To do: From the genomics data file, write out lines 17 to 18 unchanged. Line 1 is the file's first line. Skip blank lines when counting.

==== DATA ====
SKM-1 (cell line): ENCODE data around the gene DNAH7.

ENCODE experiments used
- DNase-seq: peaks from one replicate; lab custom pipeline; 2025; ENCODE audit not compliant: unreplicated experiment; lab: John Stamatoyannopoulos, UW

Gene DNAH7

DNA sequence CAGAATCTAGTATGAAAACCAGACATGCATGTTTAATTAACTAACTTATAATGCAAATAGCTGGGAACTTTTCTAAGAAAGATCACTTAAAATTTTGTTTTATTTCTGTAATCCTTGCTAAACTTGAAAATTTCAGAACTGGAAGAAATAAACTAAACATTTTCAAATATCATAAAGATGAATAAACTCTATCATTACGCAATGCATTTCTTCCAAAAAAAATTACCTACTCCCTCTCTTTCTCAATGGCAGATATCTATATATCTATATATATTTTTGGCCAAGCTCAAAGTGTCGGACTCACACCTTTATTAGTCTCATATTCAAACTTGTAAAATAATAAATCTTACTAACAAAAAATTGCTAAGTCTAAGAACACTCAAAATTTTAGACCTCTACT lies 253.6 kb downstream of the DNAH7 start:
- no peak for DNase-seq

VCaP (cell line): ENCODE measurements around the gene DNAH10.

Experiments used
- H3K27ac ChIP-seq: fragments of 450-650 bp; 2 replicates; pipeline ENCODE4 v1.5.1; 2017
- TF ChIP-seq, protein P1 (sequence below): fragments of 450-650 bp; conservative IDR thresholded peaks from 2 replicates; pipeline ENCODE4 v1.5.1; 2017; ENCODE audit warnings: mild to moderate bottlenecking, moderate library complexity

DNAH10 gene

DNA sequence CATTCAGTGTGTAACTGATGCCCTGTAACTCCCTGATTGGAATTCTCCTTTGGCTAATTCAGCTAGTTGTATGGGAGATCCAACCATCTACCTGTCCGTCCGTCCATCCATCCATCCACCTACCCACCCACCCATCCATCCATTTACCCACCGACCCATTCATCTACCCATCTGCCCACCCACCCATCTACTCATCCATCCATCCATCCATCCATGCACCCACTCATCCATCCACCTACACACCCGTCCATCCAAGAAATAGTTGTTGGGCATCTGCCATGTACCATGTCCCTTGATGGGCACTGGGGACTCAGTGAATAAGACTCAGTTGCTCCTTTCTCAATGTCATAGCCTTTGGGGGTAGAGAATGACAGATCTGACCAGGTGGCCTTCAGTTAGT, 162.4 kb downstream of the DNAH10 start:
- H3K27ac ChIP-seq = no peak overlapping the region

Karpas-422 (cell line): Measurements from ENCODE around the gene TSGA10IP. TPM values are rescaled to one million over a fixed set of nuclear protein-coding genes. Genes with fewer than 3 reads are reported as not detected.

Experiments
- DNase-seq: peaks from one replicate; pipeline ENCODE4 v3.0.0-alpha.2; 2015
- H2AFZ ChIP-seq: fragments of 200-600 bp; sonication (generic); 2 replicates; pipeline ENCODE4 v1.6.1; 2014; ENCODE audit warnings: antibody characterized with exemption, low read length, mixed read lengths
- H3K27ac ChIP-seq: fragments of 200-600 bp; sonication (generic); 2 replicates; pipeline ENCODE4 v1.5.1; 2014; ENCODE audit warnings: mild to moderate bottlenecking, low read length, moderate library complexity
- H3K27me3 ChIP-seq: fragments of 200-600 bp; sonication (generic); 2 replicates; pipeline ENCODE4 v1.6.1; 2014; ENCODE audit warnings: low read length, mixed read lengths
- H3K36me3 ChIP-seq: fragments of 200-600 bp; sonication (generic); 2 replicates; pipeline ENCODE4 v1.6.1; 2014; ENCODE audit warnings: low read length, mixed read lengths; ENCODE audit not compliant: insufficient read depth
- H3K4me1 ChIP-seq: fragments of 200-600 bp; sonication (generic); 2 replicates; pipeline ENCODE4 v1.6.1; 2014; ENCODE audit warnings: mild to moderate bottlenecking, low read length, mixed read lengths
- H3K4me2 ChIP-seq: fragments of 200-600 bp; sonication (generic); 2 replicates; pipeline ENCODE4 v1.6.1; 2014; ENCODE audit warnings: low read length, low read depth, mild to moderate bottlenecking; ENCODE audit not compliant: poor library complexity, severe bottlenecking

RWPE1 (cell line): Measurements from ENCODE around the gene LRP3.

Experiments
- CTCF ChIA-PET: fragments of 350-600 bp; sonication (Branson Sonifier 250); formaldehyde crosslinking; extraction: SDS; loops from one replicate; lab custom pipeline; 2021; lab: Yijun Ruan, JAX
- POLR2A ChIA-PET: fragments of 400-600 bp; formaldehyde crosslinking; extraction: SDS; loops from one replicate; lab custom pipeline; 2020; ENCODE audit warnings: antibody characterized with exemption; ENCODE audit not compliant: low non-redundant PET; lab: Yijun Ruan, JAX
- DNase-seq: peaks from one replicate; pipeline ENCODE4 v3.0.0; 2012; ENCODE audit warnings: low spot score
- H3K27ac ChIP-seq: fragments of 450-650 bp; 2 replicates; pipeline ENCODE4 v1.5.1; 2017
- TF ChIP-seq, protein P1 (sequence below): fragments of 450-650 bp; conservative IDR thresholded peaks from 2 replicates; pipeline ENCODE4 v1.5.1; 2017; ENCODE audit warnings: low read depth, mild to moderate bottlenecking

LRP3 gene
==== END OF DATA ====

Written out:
- H2AFZ ChIP-seq: fragments of 200-600 bp; sonication (generic); 2 replicates; pipeline ENCODE4 v1.6.1; 2014; ENCODE audit warnings: antibody characterized with exemption, low read length, mixed read lengths
- H3K27ac ChIP-seq: fragments of 200-600 bp; sonication (generic); 2 replicates; pipeline ENCODE4 v1.5.1; 2014; ENCODE audit warnings: mild to moderate bottlenecking, low read length, moderate library complexity